Blue Hearts of Mars by Nicole Grotepas
Published Date: February 2013
Genre: YA Paranormal
Retta Heikkinen knows the unspoken rule of society: love between androids and humans is forbidden. A simple enough edict until Hemingway Koskinen spends an evening charming her with his intense gaze, bewitching smile, and sparkling conversation that hints at so much more than the usual obsessions of high school boys. Rules were meant to be cast aside, especially when love beckons.
If only it were as simple as being in love.
Trouble is brewing, not just for Hemingway--for all androids. Secrets have been kept, lies propagated, and Retta soon discovers that a frightening future awaits thousands of androids if she doesn’t do something to stop it. Worse yet, she will lose the one love she’s ever endangered herself for: Hemingway.
My Review: This was a really cute book! Humans are able to live on Mars now. And the first settlers were androids that sort of looked like humans. But now, you can't tell adroid from human, unless you know what to look for. Retta is able to tell most of the time, and ends up falling for one android. Though it's forbidden. Ahh. Forbidden love, seems to bring out intresting qualities in most people! And what does Hemingway, the android, think of all this? You'll have to read the book to find out!
Nicole Grotepas brings us into a realisitic world. One where live still goes on, it just lives on multiple planets. She's created in our minds, how life could be possible on a deserted planet. She also has brought conflict, romance, politics and just about everything else that happens in our own planet, into this world!
Guest post from Nicole Grotepas:
"The cosmos is . . . within us. We're made of star-stuff. We are a way for the cosmos to know itself." Carl Sagan
I saw a documentary a while ago about the revitalization of life in the blast zone of Mt. St. Helen's. The area was totally covered in ash and all living creatures—both plants and animals—were destroyed. Even the bodies of water were totally decimated and became too polluted to harbor life at all.It's taken thirty years, but scientists are beginning to see life return (in some areas they saw signs of life return only a year later).
I know what you're thinking: it's different. There was already life there. And there are living creatures in the surrounding area—they're bringing life into the blast zone, spreading it that way.That's probably true, but that's not my point. My point is that when the conditions are right, life explodes and grows and expands. I'm not sure what causes the initial spark, at least not scientifically speaking.
Is it the electricity in the atmosphere? Does it sear molecules together and cause the mud to animate into some kind of mud monster, who eventually becomes an ape or a fish or a flower? Is there a God who actually did mold a man out of dust and water and then breathe life into him?I don't know, at least I don't know how to say yes or no based on science. I know what I believe, but that is faith of a different kind. I would echo others on this: if we are the only life in the universe, it's an awful lot of space to waste.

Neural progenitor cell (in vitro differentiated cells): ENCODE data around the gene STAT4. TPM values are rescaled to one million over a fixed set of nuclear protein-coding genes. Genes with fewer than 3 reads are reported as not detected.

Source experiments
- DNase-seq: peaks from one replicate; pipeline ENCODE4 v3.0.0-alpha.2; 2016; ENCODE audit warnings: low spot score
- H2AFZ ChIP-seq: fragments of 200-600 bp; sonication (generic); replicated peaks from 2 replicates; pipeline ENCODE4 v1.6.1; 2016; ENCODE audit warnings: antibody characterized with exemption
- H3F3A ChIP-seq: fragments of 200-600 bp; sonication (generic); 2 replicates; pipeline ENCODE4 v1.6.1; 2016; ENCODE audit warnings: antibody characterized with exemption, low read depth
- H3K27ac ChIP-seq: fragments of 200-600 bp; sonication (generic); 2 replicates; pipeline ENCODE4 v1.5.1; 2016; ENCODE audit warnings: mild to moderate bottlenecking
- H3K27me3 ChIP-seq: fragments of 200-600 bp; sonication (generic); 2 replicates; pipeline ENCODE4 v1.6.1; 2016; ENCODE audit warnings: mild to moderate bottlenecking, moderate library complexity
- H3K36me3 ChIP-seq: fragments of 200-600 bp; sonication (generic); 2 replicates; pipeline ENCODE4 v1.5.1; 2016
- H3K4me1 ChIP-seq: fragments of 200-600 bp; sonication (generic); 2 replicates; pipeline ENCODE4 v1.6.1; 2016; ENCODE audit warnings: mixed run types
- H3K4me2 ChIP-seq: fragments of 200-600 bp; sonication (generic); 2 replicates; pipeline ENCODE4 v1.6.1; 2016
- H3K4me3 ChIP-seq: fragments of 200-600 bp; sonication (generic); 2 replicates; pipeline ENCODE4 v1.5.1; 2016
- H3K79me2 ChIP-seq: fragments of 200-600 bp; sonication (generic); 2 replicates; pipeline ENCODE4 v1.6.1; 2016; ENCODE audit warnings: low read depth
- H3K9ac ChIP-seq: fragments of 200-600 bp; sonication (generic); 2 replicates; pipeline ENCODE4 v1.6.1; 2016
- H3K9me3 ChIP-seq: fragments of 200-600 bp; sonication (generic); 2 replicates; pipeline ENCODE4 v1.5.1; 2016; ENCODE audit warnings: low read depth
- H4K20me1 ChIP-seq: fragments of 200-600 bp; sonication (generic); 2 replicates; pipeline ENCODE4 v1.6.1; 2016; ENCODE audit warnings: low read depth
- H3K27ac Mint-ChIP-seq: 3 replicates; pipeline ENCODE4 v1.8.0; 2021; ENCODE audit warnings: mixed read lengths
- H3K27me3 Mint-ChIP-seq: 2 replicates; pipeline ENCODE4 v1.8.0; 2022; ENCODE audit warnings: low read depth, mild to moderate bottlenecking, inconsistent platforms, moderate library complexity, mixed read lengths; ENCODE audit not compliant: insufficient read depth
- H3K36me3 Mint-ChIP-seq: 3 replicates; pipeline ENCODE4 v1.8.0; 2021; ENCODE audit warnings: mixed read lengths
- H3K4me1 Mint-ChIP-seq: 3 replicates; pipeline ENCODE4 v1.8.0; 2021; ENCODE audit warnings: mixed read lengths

That's as easy an answer as anything. I believe in nature and I believe that wasted space is counter-intuitive to all biological and ecological imperatives. Stars are born and they die—we know that from observing space. If these lights are ignited and extinguished throughout the lifetime of the universe, it serves as an answer to me as much as anything else that other planets in far away solar systems are teeming with life.We see patterns in the physical world repeating themselves like echoes of each other, from the shapes of solar systems and galaxies to the construct of atoms and molecules, to the wings of insects and the structure of tree leaves.
Applying reason in this way leads me to sincerely believe that we are to conclude that there is life out there on planets circling stars just like our sun. We do know for certain that there are untold numbers of planets out there just like earth, orbiting stars like our own sun. I'm pretty sure we'll also someday find life on those planets.And if we don't, then I'll be severely disappointed and quite depressed. I've been waiting my entire life to find out there's life on other planets. I'm like Eddie Izzard looking for monsters—we've been ready for extraterrestrials. We've been waiting for them for so long.
Author Nicole Grotepas
Nicole wrote her first fantasy novel in 7th grade on her mother's old Brother typewriter. It was never finished but it strongly resembled a Dragonlance plot and she's forever wondered what happened to the manuscript and Tonathan--the handsome elven protagonist. After living in Nashville where she worked as an editor, she returned to the Utah desert where she was raised. Nicole now lives near the Wasatch mountains with her husband. She writes and raises her son and three cats full time.
**** Giveaway ****
Signed Copy of Cinder & Blue Hearts of Mars (US only)
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